Concerns raised after police forces deny FoI conviction request on cost grounds
Campaigners have raised concerns about police recording systems after forces said it would cost too much to retrieve information on officers' criminal records.
The Press Association asked every force in the UK how many officers and police community support officers (PCSOs) had been convicted of offences since 2012.
Data was also requested on the number of serving staff with criminal convictions.
Nearly half of the 45 forces - 20 - declined to provide either part or all of the information asked for on the grounds that the work involved in complying would exceed cost and time limits.
The Freedom of Information (FoI) Act allows authorities to refuse requests if they calculate that the amount of work needed to retrieve the data means it will cost more than £450 to comply.
Guidance from the Information Commissioner's Office states that agencies should rate staff time at £25 per person per hour, regardless of whether the work is outsourced or done internally. This means a limit of 18 staff hours per request.
A handful of forces did not respond at all.
Katherine Gundersen, of the Campaign for Freedom of Information, said: " The variation in responses is striking.
"While it may be understandable that some forces aren't able to provide details of all convictions if this would require them to search through thousands of individual personnel files for historical convictions, it's a serious concern that many forces apparently have no efficient way of retrieving information about recent convictions.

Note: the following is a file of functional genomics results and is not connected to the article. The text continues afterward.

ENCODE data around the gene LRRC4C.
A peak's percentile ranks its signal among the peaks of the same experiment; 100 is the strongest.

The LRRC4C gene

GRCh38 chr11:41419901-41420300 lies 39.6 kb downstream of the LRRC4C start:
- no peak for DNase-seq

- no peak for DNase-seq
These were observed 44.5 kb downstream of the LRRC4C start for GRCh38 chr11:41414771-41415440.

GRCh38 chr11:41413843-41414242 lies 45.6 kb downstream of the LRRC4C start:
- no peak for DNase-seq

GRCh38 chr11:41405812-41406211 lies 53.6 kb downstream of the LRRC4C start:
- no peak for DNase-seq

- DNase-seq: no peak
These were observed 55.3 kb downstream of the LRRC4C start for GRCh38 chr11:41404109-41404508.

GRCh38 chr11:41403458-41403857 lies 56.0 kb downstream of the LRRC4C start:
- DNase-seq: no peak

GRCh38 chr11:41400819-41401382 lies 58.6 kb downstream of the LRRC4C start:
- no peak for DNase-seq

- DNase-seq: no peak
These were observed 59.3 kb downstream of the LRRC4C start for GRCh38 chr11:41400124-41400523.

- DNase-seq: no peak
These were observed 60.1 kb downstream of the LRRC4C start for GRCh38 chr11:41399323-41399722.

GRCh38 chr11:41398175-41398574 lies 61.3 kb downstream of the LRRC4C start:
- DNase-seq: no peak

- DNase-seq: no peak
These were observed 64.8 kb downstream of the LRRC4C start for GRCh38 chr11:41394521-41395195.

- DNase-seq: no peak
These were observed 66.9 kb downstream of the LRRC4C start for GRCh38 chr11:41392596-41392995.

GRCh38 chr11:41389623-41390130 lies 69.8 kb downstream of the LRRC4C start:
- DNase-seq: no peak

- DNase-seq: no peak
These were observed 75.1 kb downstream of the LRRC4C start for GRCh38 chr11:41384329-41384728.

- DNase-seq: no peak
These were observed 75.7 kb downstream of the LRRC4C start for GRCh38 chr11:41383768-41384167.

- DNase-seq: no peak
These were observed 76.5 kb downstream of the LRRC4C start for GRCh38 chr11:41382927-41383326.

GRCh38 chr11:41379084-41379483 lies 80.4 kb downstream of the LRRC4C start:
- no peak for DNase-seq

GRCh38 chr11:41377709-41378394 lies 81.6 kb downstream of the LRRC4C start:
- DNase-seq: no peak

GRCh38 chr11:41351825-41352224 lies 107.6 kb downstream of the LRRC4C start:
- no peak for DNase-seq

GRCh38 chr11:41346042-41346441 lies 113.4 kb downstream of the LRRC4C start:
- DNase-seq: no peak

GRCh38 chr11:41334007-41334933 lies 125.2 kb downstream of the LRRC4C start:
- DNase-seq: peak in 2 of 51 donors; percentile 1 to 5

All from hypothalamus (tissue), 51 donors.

"This raises questions about how effectively they monitor and record the criminal conduct of their own officers."
Figures that were provided revealed that 309 officers and PCSOs have been convicted of offences in the past three years, including sex crimes, assaults and possessing indecent images of children.
At least 295 police officers and PCSOs with convictions are currently serving, according to figures from 18 forces.
Most services refused to disclose the names of the officers involved in crimes, arguing that identifying them would breach data protection laws.
The Government has launched a review of the FoI Act to consider whether it should be harder for the public to obtain details about the inner workings of Whitehall.
Sir Jeremy Heywood, the head of the civil service, has suggested that fear of the FoI Act could lead to officials being "less candid" with Government ministers because their correspondence could be published.